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The most wonderful thing about being Italian, it’s not the food, it’s the family.
I’ve have seen many different family formations and interactions and hands down I will say nobody hands your ass to you like an Italian, but also has the biggest heart to swallow you into when you need them.
The Italian people are full of love, passion, good food and tradition.
In college I would always feel guilty that I would never call my Nonna unless I forgot a family recipe. At least I wasn’t calling for money!
No matter the excuse or what I was asking Nonna, and even once my Nonno, would happily share the method of meals with me.
When you ask an experienced cook what the recipe to something is they don’t tell you the process, they just spit out a list of ingredients and the order to put them in and it’s up to your cooking experience to figure out the rest.
My friends laugh when I show them my recipes as they just lists of ingredients that more resembles the shopping list and not a precious family secret. I actually have shown off my Borscht during dinner parties as the list is short and vague, but the results are magnificent.
As I grow into an older Italian woman I am learned the beauty and respect for our traditions. It’s funny to me now as I was always the one bored with these same traditions as a child, but they make me feel whole inside now.
One new tradition I have started is to compile all the family recipes together. It serves two points for me and you! One, I get to spend time with my Nonna once a month, two, you and I both get all my family recipes in one convenient blog page! Yes, I told my Nonna that her recipes will be published alongside my naked butt photos. She said that was fine, but she won’t be cooking naked.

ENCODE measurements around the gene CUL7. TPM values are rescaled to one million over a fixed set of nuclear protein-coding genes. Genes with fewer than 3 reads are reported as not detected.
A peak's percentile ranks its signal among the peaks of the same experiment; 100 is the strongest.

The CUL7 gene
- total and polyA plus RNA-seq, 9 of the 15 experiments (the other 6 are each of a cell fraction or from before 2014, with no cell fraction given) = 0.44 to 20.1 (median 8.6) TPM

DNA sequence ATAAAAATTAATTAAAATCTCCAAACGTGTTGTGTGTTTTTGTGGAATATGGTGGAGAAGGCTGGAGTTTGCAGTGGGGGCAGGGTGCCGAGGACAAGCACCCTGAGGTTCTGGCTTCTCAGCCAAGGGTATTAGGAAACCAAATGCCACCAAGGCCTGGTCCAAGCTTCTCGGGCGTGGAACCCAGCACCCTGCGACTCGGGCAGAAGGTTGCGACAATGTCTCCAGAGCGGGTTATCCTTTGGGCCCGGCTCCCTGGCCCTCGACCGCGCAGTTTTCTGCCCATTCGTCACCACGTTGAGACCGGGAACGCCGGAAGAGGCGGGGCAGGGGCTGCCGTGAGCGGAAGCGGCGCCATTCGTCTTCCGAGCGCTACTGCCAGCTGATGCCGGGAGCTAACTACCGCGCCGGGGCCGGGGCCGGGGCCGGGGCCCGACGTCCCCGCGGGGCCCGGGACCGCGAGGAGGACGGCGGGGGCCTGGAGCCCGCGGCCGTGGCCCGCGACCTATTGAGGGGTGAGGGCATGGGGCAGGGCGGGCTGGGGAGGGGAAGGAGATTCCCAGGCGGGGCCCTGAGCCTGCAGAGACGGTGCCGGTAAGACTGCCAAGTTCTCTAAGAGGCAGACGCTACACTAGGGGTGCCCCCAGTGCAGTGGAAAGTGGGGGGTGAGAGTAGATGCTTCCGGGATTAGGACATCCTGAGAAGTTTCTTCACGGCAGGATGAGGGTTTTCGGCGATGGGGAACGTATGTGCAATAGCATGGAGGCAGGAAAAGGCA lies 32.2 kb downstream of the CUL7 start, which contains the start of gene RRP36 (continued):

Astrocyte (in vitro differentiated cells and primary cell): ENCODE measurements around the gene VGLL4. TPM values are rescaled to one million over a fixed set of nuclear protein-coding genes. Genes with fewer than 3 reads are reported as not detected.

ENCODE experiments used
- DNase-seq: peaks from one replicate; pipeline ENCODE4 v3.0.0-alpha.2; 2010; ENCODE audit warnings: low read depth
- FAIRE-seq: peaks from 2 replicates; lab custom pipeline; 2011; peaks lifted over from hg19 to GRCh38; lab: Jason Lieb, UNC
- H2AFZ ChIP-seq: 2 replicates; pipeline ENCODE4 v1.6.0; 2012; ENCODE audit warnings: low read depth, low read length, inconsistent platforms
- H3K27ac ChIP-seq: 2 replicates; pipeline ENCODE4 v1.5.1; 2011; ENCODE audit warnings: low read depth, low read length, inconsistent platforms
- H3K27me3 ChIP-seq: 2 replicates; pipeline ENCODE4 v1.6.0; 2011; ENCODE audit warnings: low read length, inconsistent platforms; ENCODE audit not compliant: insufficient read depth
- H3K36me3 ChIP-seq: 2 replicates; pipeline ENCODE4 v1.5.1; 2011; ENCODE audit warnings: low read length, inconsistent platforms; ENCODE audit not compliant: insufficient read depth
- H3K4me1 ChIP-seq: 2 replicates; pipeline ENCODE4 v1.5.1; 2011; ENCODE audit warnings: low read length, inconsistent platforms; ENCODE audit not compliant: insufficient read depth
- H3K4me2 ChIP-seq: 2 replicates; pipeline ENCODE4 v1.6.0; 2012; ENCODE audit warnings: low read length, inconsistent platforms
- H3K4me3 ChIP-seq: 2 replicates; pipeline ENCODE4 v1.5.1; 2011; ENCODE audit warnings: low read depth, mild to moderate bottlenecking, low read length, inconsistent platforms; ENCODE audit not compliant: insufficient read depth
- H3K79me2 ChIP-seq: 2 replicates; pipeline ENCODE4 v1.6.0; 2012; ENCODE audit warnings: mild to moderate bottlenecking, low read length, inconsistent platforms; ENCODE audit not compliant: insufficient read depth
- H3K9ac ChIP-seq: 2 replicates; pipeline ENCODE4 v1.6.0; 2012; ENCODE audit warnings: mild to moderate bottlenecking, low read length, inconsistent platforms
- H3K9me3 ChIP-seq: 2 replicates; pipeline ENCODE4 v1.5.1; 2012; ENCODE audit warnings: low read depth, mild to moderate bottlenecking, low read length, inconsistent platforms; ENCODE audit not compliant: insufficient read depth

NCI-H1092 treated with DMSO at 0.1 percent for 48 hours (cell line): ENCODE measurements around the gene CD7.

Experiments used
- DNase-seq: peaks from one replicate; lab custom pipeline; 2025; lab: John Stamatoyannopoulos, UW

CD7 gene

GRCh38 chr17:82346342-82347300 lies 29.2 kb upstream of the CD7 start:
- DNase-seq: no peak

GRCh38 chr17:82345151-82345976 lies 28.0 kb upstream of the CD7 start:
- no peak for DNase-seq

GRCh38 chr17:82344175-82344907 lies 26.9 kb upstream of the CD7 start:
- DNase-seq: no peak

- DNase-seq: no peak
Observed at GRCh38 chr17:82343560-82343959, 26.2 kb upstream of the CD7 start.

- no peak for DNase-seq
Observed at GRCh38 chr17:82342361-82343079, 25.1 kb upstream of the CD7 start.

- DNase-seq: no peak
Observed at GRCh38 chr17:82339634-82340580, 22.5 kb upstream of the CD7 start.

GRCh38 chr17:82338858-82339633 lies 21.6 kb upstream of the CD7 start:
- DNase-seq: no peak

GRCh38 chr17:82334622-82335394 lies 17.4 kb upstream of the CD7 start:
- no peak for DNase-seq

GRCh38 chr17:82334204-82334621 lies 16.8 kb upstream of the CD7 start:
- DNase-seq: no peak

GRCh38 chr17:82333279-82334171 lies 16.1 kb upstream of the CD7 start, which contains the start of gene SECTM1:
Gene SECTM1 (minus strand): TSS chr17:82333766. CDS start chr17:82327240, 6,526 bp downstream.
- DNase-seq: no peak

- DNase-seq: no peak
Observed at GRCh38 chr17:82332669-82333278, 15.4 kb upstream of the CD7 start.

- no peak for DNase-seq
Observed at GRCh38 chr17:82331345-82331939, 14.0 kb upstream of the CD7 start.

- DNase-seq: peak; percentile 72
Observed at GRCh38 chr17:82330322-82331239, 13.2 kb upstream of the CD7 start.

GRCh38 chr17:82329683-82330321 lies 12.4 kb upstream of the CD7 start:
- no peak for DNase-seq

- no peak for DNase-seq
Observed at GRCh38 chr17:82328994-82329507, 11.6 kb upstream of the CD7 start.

When I undertook this project I had a dream of Nonna and I standing side by side, laughing and chopping onions and garlic together…. The reality is equally funny, but involves Nonna pushing me aside and showing me how its done. It instantly reminded me of when I asked her to teach me to sew and three minutes later she already fixed them hem on my pants, I never saw a thing.
Too bad for Nonna I have learned her ways and I am practicing my mother’s Ox like ability to stay steadfast and capture all the Nonna during our cooking time together.
Just before Christmas we got together and made a regular fast lunch of Pasta Carne Tritata.
One thing to keep in mind about any kind of cooking, usually the simplest recipes are the tastiest.
It was a good thing I brought my camera to my parent’s home otherwise Nonna would have cooked it all up without evidence. Infact, my mom and I went shopping (I strictly told Nonna to wait to cook lunch when we got back) and by the time we came back Nonna had everything in a pot simmering away. I was dying with laughter and re-explained how I needed to document the directions. She shrugged and said “there’s nothing to do, just chop some garlic and make a sauce”. Don’t worry guys, I’m here to slow down Nonna’s process so we can all enjoy good Italian food.
If you’re keen on reading on after the recipe I have written down how to play an Italian Card game. It’s super fun and guaranteed to bring some laughter to the table. Unless your a bunch of old Italian men, then it’s a lot grunting and farting.
Pasta Carne Tritata
Time: 30 minutes
- 2lbs of Ground beef
- 1 Onion, chopped
- 2 Garlic cloves, minced
- 1 can (6oz) Tomato paste
- 1 can (28oz) Peeled tomato
- 1 bag (10oz) Frozen peas
- Extra water to make sauce thinner if needed
- Salt & Pepper to taste
- 1- 2tbsOlive Oil
- 1 lb Rigatone, Cavatappi, Paccheri, or Mafaldine pasta (yes you can choose a wrong pasta)
- Grated Romano Cheese, optional
Seeing as Nonna hijacked this meal, I will put the steps down as best as possible for you 🙂
- Start by heating a deep saucepan on medium high. Add your ground beef and brown it. If you’ve chosen a fatty beef you may want to drain some fat out… or not. Remove your beef from the pan and set aside for now. If your pan needs some olive oil add enough to coat the bottom of the pan in fat.
- Next add in your chopped onion, stirring occasionally until just clear. Add your beef back into the saucepan. Stir, then add your garlic.